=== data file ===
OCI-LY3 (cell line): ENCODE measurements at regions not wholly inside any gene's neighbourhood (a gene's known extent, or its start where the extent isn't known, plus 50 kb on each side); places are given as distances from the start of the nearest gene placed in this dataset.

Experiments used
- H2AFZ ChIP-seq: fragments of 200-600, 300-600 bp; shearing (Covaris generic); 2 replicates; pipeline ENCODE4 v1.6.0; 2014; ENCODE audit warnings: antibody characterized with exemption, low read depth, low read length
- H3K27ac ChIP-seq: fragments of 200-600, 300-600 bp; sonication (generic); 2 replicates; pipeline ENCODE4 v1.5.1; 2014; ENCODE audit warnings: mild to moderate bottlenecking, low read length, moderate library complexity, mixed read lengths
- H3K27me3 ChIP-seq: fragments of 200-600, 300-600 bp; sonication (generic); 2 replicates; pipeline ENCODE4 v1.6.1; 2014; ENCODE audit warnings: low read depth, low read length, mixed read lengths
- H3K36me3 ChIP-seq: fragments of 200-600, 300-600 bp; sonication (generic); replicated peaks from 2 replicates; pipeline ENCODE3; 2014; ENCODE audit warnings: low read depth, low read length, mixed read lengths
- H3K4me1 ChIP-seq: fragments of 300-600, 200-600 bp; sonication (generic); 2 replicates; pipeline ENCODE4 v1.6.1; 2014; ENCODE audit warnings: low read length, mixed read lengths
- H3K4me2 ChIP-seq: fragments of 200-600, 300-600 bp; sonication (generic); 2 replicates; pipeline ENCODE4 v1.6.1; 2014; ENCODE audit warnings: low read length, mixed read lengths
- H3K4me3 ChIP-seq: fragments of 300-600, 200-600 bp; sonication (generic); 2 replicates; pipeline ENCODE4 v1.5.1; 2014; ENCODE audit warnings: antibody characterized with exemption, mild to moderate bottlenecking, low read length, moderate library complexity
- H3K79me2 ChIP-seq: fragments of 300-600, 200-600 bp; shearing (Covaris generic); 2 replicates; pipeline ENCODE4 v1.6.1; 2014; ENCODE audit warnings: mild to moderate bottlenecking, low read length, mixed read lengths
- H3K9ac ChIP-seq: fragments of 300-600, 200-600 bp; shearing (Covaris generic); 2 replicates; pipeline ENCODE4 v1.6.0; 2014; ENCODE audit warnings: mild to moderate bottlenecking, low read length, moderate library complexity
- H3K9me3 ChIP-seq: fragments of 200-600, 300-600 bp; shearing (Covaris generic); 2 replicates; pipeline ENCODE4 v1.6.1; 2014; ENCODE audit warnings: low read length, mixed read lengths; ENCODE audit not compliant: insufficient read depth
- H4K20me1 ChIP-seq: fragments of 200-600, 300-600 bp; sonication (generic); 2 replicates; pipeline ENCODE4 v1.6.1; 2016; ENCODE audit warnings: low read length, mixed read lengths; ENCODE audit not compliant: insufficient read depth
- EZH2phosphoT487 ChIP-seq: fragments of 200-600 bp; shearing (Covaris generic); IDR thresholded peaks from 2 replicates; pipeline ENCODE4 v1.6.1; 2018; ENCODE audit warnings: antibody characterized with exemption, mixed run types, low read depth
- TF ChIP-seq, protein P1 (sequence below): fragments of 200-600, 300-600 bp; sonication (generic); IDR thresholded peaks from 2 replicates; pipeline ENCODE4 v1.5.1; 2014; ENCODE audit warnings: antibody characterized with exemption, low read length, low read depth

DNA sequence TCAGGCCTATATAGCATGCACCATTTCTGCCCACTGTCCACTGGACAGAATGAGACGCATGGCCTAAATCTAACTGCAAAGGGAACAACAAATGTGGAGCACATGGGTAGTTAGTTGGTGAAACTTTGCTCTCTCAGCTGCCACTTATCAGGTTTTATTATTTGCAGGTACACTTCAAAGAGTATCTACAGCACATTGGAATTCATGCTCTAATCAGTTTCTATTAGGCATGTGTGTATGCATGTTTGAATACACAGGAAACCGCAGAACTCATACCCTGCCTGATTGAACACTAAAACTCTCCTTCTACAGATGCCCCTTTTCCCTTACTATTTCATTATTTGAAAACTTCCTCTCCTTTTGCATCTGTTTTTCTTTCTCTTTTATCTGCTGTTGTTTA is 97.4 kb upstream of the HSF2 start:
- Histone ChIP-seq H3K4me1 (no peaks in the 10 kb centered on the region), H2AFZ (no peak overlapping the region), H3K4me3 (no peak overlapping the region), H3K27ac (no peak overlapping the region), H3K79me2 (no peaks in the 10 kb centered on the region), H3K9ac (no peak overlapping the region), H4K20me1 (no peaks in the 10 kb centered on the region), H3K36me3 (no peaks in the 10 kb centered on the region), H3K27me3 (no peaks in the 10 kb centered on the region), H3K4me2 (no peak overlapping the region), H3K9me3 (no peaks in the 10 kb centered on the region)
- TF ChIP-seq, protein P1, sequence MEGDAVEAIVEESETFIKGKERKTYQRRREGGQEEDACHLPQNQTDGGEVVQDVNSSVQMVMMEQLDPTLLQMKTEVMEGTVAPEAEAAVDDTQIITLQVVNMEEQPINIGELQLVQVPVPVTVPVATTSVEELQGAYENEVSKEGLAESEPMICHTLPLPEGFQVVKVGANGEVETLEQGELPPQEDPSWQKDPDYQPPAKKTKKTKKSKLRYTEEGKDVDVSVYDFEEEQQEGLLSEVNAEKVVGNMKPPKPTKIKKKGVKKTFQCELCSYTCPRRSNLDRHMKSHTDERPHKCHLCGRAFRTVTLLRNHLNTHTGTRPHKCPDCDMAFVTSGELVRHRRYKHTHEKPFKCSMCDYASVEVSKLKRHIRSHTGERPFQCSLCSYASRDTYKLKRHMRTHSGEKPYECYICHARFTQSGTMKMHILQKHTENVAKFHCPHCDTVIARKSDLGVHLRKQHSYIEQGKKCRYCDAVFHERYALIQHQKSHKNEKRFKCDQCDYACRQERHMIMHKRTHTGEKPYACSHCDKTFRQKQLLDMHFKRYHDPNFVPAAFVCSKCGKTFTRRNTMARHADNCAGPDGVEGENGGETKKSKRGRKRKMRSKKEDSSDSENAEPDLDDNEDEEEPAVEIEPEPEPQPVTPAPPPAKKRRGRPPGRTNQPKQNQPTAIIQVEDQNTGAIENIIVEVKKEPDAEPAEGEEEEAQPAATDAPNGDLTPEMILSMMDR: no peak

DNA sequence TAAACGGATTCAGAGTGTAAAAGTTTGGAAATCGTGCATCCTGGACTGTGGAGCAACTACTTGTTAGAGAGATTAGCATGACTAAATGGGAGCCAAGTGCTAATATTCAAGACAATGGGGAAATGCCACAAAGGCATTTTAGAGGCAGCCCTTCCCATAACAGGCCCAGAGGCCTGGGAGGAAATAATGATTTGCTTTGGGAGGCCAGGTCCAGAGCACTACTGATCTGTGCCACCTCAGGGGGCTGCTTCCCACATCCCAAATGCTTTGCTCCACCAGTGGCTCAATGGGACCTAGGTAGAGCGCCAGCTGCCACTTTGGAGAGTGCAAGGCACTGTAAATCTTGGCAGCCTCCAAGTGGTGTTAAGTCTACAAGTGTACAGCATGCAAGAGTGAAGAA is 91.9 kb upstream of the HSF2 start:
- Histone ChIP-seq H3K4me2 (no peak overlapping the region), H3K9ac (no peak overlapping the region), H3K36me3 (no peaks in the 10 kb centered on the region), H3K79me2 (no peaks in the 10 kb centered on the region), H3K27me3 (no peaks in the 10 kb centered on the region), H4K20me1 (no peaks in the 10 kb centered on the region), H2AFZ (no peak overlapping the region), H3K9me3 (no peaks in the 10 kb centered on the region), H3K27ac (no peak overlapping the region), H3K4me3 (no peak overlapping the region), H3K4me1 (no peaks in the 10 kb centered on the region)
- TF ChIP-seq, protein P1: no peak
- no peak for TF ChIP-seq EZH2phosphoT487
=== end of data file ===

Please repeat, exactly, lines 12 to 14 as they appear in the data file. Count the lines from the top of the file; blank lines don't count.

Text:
- H3K9me3 ChIP-seq: fragments of 200-600, 300-600 bp; shearing (Covaris generic); 2 replicates; pipeline ENCODE4 v1.6.1; 2014; ENCODE audit warnings: low read length, mixed read lengths; ENCODE audit not compliant: insufficient read depth
- H4K20me1 ChIP-seq: fragments of 200-600, 300-600 bp; sonication (generic); 2 replicates; pipeline ENCODE4 v1.6.1; 2016; ENCODE audit warnings: low read length, mixed read lengths; ENCODE audit not compliant: insufficient read depth
- EZH2phosphoT487 ChIP-seq: fragments of 200-600 bp; shearing (Covaris generic); IDR thresholded peaks from 2 replicates; pipeline ENCODE4 v1.6.1; 2018; ENCODE audit warnings: antibody characterized with exemption, mixed run types, low read depth